[NTLK] Why five eMates? (Was: Problems with Mark Jozatis)

From: mkow1234_at_aol.com
Date: Wed Jul 13 2005 - 05:46:07 PDT

Hello Ash,
Sounds like you got a nice deal on the eMates. I'm curious as to your plans for four of them? If you intend to use them for teaching kids at home or a classroom environment, there are a few programs that might be worth looking into:
"The Writer's Toolkit" is freely available (I sent this to Victor a while back, so it should be posted by now) for download at www.unna.org. We owe a debt of thanks to Mr. Graham Wilson at SCET (aka Learning and Teaching Scotland) for granting permission to freely release this educational app. Mr. Wilson also took the time to dig up one of the remaining hard copies of the user guide and suggested lesson plans, which I laboriously scanned and converted into a .pdf file. It should be in the same folder with the app at UNNA).
"VideoPhone" was a unique concept in that it was intended to let deaf people communicate with each other via the Newton. After opening the app in two Newtons and setting the app for send/listen, users can send written messages and drawings back and forth. There are options to send and receive via IrDA, serial connection, LAN, and modem. I have successfully tested the IrDA and serial connection options. If you're working with a child sitting across the table from you, you can share information back and forth with the IrDA option (maximum range of three feet, I believe). I wrote to a bunch of Russian and German folks about this one, but I guess we won't ever get the code or see any additional enhancements. Too bad. Still, it is a novel concept and seems to be unique enough to grab a child's attention. Give it a try.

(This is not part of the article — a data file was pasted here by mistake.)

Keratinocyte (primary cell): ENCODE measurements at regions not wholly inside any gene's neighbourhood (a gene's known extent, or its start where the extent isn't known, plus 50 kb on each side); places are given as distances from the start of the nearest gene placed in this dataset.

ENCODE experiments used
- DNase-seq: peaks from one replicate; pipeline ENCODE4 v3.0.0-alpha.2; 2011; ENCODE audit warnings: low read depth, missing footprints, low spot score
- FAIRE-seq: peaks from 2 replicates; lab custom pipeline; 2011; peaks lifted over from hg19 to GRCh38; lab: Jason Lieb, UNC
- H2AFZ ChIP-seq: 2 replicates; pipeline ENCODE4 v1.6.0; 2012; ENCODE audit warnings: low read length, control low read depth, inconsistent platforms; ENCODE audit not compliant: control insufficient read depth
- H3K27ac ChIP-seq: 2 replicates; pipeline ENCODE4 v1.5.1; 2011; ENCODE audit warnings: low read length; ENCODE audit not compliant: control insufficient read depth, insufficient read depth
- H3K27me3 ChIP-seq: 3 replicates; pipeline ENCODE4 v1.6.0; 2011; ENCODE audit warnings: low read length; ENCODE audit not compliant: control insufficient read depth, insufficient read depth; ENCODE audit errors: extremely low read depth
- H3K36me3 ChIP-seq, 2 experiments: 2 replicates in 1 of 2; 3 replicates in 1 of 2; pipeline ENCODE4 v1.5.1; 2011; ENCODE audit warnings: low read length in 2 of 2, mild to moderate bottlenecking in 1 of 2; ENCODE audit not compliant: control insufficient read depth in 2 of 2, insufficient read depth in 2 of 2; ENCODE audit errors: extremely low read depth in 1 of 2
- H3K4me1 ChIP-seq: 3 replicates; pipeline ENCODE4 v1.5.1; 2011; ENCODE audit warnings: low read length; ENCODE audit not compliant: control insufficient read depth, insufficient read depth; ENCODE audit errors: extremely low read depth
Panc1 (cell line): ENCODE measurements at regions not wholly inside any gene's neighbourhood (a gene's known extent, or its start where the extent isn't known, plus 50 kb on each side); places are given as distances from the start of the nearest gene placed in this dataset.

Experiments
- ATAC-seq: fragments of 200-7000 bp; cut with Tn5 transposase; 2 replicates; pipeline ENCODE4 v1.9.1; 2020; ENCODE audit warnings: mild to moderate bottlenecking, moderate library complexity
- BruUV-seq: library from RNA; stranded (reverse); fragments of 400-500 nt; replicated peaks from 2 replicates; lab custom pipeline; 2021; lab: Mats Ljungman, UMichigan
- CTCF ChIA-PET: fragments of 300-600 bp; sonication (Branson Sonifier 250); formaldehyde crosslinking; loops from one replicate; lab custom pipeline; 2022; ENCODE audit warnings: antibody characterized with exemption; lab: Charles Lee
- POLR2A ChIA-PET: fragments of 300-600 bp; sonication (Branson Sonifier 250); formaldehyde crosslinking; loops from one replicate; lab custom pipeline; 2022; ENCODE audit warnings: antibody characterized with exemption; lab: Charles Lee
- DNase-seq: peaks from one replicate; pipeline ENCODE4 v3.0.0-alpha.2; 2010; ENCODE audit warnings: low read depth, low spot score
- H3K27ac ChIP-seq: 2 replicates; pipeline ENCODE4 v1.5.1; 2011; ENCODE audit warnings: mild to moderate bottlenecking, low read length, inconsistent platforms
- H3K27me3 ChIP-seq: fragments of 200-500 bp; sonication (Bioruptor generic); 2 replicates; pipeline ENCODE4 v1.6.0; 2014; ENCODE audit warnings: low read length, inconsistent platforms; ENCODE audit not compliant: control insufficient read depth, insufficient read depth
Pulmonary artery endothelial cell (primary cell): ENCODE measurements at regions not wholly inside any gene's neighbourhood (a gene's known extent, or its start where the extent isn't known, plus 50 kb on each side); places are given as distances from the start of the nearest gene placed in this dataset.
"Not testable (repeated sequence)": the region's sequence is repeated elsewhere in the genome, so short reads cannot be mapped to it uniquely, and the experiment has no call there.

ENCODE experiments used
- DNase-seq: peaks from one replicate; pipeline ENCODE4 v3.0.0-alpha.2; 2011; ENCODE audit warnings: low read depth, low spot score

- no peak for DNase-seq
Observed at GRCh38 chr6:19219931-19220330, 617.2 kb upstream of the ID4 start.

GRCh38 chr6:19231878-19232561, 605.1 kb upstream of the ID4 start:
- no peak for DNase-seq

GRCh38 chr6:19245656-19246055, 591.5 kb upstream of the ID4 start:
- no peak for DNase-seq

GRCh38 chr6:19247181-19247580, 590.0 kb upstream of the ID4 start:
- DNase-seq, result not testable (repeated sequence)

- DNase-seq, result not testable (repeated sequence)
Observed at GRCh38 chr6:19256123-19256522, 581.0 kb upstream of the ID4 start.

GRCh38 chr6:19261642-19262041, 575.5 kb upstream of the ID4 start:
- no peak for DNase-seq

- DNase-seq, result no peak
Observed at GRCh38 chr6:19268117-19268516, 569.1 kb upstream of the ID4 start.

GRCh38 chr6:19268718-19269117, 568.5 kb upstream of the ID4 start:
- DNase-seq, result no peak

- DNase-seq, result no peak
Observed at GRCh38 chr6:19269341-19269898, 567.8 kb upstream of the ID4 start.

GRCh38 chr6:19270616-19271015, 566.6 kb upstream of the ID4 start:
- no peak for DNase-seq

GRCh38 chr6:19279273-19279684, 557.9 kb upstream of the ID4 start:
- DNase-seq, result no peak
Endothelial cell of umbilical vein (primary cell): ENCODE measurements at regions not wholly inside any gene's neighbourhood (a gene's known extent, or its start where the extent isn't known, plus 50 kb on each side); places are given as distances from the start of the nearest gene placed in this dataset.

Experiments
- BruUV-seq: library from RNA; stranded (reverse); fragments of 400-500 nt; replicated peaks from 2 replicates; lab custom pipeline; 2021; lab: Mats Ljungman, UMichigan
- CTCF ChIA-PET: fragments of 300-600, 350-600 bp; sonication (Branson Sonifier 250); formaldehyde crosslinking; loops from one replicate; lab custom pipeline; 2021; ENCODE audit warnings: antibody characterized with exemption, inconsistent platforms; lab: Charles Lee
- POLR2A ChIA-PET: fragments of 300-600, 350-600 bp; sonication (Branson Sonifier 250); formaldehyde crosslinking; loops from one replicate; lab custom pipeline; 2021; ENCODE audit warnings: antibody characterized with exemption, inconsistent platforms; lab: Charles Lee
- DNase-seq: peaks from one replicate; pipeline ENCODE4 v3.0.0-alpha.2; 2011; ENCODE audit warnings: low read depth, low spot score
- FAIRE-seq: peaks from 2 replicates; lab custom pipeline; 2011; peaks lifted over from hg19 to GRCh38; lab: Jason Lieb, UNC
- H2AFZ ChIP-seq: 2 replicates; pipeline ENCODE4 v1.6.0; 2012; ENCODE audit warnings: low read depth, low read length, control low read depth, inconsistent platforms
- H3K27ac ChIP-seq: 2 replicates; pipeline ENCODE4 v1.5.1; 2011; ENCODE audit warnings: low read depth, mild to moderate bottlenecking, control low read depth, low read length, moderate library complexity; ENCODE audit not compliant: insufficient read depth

"Type to Learn" helps kids develop familiarity with the eMate keyboard. I think by default, it loads only some of the basic lessons. However, if you "tell the program" you are a teacher, it allows you to unlock other lessons. It's all explained in the documentation. Again, this can be found at UNNA.
There is also a classroom management app (the name escapes me at the moment) for tracking individual student progress. i want to say "Clarity", but that may be wrong...
There are a number of basic math drill and flash card apps, as well as lots of eBooks. Some fun games that also "trick kids into thinking" include: RepTile, Hopper, Yatzi, CopyCat, and AMazeing. Most of these should be listed at UNNA. I think "Hopper" can be downloaded at www.dumbstart.com ?
I know of other apps, but I've donated or loaned out all of my eMates, and I can't recall the titles.
Matt K.
detroit, Michigan, USA

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